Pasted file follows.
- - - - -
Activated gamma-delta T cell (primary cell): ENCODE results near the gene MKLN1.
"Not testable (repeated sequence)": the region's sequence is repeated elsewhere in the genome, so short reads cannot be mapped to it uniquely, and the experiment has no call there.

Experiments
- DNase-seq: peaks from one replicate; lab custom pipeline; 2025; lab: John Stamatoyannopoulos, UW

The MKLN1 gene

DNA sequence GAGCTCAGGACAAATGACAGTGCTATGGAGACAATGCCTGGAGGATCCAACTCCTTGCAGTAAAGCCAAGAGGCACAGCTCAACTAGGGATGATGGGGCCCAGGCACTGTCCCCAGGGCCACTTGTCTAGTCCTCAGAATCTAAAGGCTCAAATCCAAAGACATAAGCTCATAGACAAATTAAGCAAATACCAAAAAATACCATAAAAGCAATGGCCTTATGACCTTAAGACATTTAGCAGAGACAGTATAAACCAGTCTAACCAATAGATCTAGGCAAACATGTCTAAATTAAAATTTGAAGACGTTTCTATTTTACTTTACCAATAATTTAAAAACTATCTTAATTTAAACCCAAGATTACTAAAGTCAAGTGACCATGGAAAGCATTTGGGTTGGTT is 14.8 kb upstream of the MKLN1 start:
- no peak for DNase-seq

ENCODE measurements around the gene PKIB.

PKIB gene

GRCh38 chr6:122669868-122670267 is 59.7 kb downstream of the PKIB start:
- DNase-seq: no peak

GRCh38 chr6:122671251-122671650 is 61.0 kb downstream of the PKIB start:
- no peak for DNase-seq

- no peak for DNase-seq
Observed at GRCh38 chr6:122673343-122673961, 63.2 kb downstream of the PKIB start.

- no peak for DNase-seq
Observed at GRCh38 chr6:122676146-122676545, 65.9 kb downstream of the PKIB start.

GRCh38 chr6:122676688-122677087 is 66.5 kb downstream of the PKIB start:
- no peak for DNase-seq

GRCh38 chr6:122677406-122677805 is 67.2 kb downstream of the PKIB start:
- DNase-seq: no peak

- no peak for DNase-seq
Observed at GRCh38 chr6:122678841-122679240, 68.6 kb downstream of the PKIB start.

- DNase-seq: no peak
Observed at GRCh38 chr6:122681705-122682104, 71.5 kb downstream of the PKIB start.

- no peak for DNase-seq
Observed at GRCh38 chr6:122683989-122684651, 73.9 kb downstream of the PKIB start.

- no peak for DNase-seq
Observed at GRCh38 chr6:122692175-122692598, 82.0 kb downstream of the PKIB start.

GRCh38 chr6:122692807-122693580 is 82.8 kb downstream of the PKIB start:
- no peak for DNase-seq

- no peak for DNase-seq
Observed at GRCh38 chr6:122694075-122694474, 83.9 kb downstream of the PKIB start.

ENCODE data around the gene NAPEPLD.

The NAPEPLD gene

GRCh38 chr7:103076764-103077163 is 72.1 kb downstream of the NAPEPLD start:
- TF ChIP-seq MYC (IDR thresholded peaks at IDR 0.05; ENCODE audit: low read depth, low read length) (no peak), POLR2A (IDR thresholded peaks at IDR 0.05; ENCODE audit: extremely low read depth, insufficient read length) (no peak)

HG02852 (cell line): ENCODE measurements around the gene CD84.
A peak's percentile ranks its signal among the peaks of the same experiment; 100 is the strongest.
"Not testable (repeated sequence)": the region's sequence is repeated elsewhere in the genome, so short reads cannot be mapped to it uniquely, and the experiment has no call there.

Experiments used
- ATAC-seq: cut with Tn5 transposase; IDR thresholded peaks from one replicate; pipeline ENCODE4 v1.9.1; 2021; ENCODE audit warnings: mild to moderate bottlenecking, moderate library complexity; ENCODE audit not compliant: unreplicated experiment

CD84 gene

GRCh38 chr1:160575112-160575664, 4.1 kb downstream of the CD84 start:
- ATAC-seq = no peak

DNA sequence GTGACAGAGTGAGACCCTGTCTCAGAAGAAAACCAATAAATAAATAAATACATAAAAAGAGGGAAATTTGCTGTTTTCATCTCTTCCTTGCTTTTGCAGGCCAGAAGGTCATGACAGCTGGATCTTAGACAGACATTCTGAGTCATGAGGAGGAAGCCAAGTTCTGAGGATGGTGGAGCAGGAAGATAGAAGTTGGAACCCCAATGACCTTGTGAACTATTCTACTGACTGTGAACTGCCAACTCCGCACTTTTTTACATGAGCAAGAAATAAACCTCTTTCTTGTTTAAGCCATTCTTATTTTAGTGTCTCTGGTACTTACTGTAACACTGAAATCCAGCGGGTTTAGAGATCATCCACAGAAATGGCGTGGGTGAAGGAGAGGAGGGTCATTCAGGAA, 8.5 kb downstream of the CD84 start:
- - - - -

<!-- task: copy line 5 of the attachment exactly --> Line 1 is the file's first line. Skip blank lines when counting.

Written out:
The MKLN1 gene